Tazria -Parshas HaChodesh – Time Management

This dvar Torah is based on notes taken 18 years ago from a shmuz given by Rav Moshe Chait zt”l, Rosh Yeshiva of Chofetz Chaim Yerushalayim.

The special portion read for Parshas HaChodesh this week, begins: “The Lord spoke to
Moses and to Aaron in the land of Egypt, saying, This month shall be to you the head of
the months; to you it shall be the first of the months of the year” (Shemos 12:1, 2).
The first Rashi on the Torah says that this pasuk is referring to sanctifying the new
month and should have been the first thing mentioned in the Torah. The first month
should have been Nissan.
This mitzvah was told over in Egypt because it was needed, even though Egypt was a
place of spiritual uncleanliness.
The Sforno on the second pasuk says: “’This month shall be to you the beginning of
months.’ Henceforth the months (of the year) shall be yours, to do with them as you will.
During the bondage, however, your days (time) did not belong to you but (were used) to
work for others and fulfill their will, therefore ‘It shall be the first month of the year to
you’ .For in (this month) your existence as a people of (free) choice began.”
The Sforno seems to be saying that this (time) is your life’s possession, and you can do
what you want with it; but if others control you, then your time is taken by others.
Slavery, which usurps your time, is like taking a life. Your whole life depends on time.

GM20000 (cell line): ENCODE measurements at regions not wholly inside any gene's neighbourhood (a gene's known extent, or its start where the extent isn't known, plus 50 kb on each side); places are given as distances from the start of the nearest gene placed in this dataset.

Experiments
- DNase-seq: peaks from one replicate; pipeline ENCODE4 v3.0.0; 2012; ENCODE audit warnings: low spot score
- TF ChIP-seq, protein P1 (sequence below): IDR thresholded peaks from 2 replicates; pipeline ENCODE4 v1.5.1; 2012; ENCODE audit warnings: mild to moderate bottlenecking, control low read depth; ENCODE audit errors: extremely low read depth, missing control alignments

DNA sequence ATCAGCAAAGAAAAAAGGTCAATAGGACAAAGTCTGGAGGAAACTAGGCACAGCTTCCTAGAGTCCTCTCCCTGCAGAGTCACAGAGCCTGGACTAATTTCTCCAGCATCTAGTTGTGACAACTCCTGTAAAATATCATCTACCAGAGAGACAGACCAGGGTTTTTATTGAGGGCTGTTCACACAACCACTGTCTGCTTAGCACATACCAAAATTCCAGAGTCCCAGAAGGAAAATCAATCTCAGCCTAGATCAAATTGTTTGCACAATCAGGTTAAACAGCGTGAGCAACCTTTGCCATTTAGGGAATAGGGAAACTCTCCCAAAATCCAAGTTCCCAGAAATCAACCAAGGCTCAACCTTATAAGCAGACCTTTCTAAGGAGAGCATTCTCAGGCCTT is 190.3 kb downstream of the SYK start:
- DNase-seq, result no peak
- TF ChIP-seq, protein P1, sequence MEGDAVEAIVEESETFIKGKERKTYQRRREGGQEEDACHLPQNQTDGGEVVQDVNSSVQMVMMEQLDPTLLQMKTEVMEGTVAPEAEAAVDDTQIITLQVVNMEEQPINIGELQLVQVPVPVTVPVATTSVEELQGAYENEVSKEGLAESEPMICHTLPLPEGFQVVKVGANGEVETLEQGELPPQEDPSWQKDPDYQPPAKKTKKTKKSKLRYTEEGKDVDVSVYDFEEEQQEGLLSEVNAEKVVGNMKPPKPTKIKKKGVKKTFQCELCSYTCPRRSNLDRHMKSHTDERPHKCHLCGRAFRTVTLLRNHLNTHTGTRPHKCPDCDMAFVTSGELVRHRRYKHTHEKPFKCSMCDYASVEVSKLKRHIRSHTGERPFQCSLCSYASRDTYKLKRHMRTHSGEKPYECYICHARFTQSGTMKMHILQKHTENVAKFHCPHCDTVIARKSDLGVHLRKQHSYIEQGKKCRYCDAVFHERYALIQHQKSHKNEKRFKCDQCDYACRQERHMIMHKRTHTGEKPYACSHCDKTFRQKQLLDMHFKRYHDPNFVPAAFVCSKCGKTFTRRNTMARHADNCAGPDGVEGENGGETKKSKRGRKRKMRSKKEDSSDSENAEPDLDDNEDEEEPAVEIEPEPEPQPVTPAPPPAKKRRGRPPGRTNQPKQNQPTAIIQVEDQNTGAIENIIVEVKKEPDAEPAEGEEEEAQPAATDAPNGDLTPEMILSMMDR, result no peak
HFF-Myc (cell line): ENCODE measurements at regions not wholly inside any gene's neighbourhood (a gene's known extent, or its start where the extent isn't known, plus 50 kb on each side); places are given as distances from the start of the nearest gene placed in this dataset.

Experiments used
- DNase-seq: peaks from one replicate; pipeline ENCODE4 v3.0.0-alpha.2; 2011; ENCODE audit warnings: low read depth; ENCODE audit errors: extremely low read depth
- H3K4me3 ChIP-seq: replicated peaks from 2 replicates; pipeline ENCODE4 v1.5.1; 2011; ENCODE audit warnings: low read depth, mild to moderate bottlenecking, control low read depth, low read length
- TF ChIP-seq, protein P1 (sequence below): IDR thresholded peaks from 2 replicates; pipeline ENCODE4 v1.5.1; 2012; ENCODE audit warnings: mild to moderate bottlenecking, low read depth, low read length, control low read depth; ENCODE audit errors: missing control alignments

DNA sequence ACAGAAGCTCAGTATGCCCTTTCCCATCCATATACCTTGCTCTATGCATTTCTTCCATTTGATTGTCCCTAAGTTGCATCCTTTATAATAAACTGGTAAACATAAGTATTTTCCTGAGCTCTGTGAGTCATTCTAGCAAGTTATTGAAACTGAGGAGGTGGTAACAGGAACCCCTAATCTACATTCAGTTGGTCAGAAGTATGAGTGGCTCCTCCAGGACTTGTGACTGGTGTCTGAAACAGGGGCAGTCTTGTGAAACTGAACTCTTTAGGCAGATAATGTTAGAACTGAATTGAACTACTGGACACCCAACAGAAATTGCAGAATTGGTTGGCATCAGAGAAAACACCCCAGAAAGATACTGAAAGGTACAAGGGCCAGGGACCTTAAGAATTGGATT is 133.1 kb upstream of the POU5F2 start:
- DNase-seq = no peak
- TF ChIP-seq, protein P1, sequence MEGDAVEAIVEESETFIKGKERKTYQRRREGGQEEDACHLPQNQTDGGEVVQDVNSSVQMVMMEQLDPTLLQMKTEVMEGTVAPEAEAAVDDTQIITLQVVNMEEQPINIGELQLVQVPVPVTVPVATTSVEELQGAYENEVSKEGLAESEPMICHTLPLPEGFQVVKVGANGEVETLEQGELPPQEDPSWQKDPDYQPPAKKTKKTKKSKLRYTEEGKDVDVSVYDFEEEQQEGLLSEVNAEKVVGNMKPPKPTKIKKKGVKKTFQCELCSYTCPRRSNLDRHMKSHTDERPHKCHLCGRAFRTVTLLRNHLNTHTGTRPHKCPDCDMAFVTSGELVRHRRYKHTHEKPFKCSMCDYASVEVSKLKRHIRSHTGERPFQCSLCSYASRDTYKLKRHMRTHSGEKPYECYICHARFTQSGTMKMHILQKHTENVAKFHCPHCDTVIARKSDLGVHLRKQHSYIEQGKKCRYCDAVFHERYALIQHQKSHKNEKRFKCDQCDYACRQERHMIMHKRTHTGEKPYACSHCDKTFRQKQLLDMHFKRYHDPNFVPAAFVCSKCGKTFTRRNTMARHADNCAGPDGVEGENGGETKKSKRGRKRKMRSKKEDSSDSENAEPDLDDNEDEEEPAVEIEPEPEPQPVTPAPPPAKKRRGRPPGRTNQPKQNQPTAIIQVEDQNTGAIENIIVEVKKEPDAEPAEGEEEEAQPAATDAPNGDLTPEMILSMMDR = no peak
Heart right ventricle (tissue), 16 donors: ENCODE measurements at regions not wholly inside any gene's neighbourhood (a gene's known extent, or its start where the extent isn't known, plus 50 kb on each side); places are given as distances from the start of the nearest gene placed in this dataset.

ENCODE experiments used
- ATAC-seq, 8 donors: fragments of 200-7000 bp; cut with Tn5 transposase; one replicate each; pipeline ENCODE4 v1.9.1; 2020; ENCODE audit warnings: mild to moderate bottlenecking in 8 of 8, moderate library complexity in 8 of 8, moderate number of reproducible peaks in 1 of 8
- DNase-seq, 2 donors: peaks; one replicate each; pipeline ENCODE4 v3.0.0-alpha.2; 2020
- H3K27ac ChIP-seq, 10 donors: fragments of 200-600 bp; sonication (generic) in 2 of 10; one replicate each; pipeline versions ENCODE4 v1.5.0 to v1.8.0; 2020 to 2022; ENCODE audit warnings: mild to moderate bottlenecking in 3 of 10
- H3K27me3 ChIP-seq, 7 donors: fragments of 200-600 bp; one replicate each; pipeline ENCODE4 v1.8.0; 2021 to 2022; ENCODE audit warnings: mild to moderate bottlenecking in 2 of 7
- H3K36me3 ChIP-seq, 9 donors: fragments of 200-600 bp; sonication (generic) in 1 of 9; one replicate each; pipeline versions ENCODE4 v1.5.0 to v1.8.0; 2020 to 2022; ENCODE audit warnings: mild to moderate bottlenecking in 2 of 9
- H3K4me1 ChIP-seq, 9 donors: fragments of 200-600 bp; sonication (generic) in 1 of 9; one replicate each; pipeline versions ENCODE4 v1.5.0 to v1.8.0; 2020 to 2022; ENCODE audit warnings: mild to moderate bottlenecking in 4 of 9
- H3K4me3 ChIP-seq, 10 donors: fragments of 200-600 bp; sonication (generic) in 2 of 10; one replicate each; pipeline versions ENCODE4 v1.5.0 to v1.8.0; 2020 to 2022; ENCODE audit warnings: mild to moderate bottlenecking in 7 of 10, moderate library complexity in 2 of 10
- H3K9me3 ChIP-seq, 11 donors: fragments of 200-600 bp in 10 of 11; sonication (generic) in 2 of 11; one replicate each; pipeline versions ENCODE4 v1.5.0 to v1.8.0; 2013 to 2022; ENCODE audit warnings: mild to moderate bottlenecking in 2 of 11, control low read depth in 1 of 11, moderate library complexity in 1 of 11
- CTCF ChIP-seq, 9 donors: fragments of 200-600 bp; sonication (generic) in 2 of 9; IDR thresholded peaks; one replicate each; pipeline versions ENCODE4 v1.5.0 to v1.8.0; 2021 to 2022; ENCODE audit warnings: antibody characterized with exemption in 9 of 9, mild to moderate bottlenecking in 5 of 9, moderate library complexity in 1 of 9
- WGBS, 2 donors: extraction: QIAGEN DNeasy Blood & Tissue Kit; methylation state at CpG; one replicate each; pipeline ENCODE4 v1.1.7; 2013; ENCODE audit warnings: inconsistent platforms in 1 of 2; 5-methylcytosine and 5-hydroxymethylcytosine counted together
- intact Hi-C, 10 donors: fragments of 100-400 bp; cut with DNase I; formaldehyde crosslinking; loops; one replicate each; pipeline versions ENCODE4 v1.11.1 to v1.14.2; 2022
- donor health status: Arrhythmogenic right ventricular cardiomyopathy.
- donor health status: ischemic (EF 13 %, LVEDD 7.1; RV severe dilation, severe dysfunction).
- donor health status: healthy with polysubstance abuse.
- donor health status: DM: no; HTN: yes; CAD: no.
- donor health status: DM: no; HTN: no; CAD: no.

The Jews weren’t just slaves, they were non-existent. If the free choice of using your time
is taken away from you, or you give it away, then you are non-existent.
Time, according to the Sforno, is a measurement which has a beginning; but the
beginning is when you choose to do it. The Sforno is explaining when time is yours. The
reality of when doesn’t matter; when you choose is what matters.
Some people realize the importance of time but others don’t. They use phrases like how
to “pass time,” “kill time,” or “waste time.”
As long as you are living a Torah life, then you are managing your time, whether by
learning, doing mitzvos, or kindness with a fellow person. The Torah can even cause
longevity of life.
A major problem is that people want to keep up with the times. But what value did you
have of time before that? Torah time is eternal. If you learn it, it is yours.
The point is: to what extent do we value time? This is dependent on whether we are
enslaved or not. A person that tries to keep up with the times is enslaved to time. People
that live by the Torah, its laws, and customs, control time.
A practical application of this concept in terms of learning can be seen by how much
emphasis one puts in to review; because it makes learning permanent, instead of going in
and out of learning.
Chazal say: “One is not truly free unless he is deeply involved in his Torah learning.”
People say one is free when he can choose to do nothing and waste time; however, this
person is captured by his evil inclination. He is bound by time. This person, when he
wants to start doing something, finds that it is actually harder for him.
What the Torah dictates is not a means to control you but it causes you to take control of
your life.

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